CDPHE News: Air Quality Control Commission travels to rural Colorado for community input
Colorado Air Quality Control Commission to meet June 20 in Lamar
DENVER — The Colorado Air Quality Control Commission will hold a public comment session at 7 p.m. on Thursday, June 20 in the Lamar Community Building’s multipurpose room, located at 610 S. 6th St. in Lamar, Colorado. Community members and government and elected officials interested in air quality issues throughout the region are encouraged to attend and provide their perspectives on air quality. The public comment session will conclude no later than 9 p.m., or earlier if all who want to speak have had a chance to do so. The commission will hold its regular monthly meeting beforehand at 9 a.m. in the same room.
“The commission continuously seeks input from residents about air quality in their communities, and sometimes that means holding evening meetings in different areas of the state,” said Trisha Oeth, director of environmental boards and commissions and the commission’s administrator. “Colorado is a large and diverse state, and the opportunity to meet residents where they live and work is vital to commissioners in fulfilling their responsibilities to protect air quality throughout the state.”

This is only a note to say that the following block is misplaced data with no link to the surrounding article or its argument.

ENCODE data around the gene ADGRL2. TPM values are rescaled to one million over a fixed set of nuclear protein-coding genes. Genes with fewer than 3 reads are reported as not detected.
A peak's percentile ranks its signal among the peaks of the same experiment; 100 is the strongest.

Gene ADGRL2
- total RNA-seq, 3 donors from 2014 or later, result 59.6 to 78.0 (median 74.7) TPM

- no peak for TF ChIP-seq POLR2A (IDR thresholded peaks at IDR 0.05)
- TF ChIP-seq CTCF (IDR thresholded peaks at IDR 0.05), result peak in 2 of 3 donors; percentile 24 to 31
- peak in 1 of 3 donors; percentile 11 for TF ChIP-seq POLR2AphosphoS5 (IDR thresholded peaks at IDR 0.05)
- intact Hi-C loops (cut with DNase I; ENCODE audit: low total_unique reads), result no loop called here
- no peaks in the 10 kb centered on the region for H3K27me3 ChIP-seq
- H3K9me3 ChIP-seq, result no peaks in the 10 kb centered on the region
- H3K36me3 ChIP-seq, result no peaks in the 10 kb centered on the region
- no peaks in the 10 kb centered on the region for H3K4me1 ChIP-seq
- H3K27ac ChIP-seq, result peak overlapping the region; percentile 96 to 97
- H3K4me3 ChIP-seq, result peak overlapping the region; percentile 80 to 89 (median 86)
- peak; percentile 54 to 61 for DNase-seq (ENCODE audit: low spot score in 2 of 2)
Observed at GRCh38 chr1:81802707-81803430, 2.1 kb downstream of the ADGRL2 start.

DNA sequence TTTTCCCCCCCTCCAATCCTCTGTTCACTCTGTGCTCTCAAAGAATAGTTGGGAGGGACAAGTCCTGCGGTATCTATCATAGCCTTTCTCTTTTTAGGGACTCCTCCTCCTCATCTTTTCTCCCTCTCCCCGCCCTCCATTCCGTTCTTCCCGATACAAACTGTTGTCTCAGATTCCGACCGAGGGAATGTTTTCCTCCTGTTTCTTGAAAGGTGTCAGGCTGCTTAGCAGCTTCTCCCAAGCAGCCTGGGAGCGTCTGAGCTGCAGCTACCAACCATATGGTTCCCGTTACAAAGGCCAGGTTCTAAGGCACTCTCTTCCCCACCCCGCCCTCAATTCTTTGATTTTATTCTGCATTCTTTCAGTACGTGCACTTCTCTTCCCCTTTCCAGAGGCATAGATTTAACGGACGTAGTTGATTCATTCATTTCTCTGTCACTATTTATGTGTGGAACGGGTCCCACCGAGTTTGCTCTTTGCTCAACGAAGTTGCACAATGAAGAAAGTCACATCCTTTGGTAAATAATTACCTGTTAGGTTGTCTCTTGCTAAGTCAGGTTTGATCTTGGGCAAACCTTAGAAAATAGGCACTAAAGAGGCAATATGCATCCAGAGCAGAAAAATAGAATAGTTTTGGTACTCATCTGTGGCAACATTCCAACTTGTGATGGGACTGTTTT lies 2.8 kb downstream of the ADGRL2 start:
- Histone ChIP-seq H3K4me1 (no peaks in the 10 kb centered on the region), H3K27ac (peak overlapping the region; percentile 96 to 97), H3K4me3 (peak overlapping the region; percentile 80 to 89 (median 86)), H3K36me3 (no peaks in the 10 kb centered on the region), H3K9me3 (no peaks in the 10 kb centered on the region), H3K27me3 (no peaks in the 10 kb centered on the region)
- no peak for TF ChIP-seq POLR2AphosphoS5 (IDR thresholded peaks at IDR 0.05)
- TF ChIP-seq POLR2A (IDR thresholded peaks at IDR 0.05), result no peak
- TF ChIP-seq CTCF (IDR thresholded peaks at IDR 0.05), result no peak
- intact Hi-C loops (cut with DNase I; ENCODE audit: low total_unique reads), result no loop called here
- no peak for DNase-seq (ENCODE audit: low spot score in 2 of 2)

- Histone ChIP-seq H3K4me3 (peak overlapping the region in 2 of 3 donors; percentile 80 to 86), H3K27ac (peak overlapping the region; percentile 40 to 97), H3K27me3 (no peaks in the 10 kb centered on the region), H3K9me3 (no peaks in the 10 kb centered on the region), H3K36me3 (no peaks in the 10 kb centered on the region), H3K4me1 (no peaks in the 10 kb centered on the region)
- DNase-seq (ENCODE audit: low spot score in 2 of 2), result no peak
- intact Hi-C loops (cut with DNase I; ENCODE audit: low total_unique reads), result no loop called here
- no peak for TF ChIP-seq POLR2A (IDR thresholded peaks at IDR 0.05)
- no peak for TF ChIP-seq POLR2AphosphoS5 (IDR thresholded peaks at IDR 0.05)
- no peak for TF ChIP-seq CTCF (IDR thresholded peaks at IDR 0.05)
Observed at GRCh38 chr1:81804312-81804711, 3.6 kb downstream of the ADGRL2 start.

The Lamar evening session will begin with a short presentation by the Colorado Air Pollution Control Division on general air quality information important to the area, followed by a public comment session. Due to time constraints, participants will not be able to provide formal presentations, but oral comments and handouts will be accepted.
The commission normally meets every month in the Denver metro area. However, it schedules some of its sessions in locations throughout Colorado in an effort to hear from those who might not otherwise attend meetings in Denver. Last year, the commission traveled to Montrose, and it has conducted meetings in recent years in Fort Morgan, Colorado Springs, Craig, Greeley, Grand Junction, Pueblo and Durango.
The Colorado Air Quality Control Commission is a nine-member board appointed by the governor. The commission’s primary role is to adopt an air quality management program that promotes clean and healthy air for Colorado’s residents and visitors. The commission is charged with protecting Colorado’s scenic and natural resources in a cost‐effective and efficient manner.
Commissioners have a wide range of scientific, technical, industrial, labor, agricultural and legal training, and represent a variety of interests and areas of the state.